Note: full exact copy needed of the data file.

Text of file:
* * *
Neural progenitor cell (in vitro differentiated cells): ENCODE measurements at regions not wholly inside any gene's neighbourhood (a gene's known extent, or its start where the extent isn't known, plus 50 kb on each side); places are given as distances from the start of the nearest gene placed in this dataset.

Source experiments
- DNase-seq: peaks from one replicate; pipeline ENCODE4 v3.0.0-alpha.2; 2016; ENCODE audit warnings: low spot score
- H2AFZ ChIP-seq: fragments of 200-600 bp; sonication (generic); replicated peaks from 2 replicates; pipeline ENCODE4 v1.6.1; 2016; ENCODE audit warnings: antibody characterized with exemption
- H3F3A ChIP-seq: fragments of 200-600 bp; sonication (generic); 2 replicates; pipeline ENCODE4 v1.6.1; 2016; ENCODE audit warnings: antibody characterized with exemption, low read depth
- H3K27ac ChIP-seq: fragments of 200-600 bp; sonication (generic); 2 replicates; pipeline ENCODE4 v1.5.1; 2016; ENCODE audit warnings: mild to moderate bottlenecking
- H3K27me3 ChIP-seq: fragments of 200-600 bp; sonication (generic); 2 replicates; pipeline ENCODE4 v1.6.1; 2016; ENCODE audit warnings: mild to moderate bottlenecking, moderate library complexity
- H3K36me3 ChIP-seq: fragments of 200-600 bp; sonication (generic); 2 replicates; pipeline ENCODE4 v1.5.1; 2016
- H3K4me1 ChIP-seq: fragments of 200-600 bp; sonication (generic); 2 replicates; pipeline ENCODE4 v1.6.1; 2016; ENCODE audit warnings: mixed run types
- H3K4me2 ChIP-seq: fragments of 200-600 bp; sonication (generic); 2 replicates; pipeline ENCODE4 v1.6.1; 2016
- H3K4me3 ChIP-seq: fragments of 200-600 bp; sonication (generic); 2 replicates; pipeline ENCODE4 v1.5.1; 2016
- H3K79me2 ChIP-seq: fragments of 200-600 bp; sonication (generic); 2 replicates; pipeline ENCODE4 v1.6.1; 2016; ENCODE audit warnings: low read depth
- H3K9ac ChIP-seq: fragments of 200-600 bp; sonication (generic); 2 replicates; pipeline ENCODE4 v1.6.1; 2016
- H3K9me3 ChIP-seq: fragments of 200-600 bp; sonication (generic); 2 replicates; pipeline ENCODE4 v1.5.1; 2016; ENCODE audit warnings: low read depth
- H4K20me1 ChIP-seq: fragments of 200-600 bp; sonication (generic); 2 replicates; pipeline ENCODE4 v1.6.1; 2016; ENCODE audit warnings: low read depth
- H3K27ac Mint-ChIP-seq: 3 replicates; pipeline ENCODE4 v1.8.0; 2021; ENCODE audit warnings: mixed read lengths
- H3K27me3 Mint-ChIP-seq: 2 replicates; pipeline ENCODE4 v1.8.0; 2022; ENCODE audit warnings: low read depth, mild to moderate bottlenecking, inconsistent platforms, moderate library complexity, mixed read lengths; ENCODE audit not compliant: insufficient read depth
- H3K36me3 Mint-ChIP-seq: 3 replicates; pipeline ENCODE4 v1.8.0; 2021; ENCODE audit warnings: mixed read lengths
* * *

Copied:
Neural progenitor cell (in vitro differentiated cells): ENCODE measurements at regions not wholly inside any gene's neighbourhood (a gene's known extent, or its start where the extent isn't known, plus 50 kb on each side); places are given as distances from the start of the nearest gene placed in this dataset.

Source experiments
- DNase-seq: peaks from one replicate; pipeline ENCODE4 v3.0.0-alpha.2; 2016; ENCODE audit warnings: low spot score
- H2AFZ ChIP-seq: fragments of 200-600 bp; sonication (generic); replicated peaks from 2 replicates; pipeline ENCODE4 v1.6.1; 2016; ENCODE audit warnings: antibody characterized with exemption
- H3F3A ChIP-seq: fragments of 200-600 bp; sonication (generic); 2 replicates; pipeline ENCODE4 v1.6.1; 2016; ENCODE audit warnings: antibody characterized with exemption, low read depth
- H3K27ac ChIP-seq: fragments of 200-600 bp; sonication (generic); 2 replicates; pipeline ENCODE4 v1.5.1; 2016; ENCODE audit warnings: mild to moderate bottlenecking
- H3K27me3 ChIP-seq: fragments of 200-600 bp; sonication (generic); 2 replicates; pipeline ENCODE4 v1.6.1; 2016; ENCODE audit warnings: mild to moderate bottlenecking, moderate library complexity
- H3K36me3 ChIP-seq: fragments of 200-600 bp; sonication (generic); 2 replicates; pipeline ENCODE4 v1.5.1; 2016
- H3K4me1 ChIP-seq: fragments of 200-600 bp; sonication (generic); 2 replicates; pipeline ENCODE4 v1.6.1; 2016; ENCODE audit warnings: mixed run types
- H3K4me2 ChIP-seq: fragments of 200-600 bp; sonication (generic); 2 replicates; pipeline ENCODE4 v1.6.1; 2016
- H3K4me3 ChIP-seq: fragments of 200-600 bp; sonication (generic); 2 replicates; pipeline ENCODE4 v1.5.1; 2016
- H3K79me2 ChIP-seq: fragments of 200-600 bp; sonication (generic); 2 replicates; pipeline ENCODE4 v1.6.1; 2016; ENCODE audit warnings: low read depth
- H3K9ac ChIP-seq: fragments of 200-600 bp; sonication (generic); 2 replicates; pipeline ENCODE4 v1.6.1; 2016
- H3K9me3 ChIP-seq: fragments of 200-600 bp; sonication (generic); 2 replicates; pipeline ENCODE4 v1.5.1; 2016; ENCODE audit warnings: low read depth
- H4K20me1 ChIP-seq: fragments of 200-600 bp; sonication (generic); 2 replicates; pipeline ENCODE4 v1.6.1; 2016; ENCODE audit warnings: low read depth
- H3K27ac Mint-ChIP-seq: 3 replicates; pipeline ENCODE4 v1.8.0; 2021; ENCODE audit warnings: mixed read lengths
- H3K27me3 Mint-ChIP-seq: 2 replicates; pipeline ENCODE4 v1.8.0; 2022; ENCODE audit warnings: low read depth, mild to moderate bottlenecking, inconsistent platforms, moderate library complexity, mixed read lengths; ENCODE audit not compliant: insufficient read depth
- H3K36me3 Mint-ChIP-seq: 3 replicates; pipeline ENCODE4 v1.8.0; 2021; ENCODE audit warnings: mixed read lengths